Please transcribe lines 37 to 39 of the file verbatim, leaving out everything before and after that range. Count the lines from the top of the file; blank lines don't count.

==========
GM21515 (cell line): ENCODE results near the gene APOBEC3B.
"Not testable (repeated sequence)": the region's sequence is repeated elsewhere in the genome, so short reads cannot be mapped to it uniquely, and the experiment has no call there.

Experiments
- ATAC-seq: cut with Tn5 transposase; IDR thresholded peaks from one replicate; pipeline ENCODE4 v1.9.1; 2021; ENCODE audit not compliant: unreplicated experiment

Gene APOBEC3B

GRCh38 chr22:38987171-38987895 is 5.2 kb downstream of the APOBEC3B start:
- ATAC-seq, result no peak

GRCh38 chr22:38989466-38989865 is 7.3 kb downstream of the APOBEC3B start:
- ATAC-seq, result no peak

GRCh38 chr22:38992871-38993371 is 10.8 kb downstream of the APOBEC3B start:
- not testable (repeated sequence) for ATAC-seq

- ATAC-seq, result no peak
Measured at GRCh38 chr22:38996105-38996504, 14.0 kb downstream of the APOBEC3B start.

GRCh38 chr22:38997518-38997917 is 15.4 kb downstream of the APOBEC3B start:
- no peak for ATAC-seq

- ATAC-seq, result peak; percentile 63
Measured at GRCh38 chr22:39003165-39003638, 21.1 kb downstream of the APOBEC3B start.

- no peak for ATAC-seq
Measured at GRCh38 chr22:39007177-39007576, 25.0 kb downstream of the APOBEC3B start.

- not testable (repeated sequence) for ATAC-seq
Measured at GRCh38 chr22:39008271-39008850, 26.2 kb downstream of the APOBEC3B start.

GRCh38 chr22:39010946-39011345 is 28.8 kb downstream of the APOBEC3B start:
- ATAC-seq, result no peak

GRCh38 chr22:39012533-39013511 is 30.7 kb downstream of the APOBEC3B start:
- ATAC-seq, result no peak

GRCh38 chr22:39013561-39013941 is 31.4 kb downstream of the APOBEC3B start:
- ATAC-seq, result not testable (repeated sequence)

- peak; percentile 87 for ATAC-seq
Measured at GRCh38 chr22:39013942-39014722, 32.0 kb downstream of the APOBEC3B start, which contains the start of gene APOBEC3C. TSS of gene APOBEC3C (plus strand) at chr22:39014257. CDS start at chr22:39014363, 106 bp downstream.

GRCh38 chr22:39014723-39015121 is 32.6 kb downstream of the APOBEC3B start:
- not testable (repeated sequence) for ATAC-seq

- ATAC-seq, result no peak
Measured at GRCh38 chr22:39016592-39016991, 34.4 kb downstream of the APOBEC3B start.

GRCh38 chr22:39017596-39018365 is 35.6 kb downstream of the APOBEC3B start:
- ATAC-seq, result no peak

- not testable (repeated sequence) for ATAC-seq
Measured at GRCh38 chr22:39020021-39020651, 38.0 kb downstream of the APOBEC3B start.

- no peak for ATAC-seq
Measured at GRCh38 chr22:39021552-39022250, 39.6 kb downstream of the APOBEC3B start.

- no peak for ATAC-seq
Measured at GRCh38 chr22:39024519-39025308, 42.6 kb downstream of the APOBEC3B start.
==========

Measured at GRCh38 chr22:39020021-39020651, 38.0 kb downstream of the APOBEC3B start.

- no peak for ATAC-seq
Measured at GRCh38 chr22:39021552-39022250, 39.6 kb downstream of the APOBEC3B start.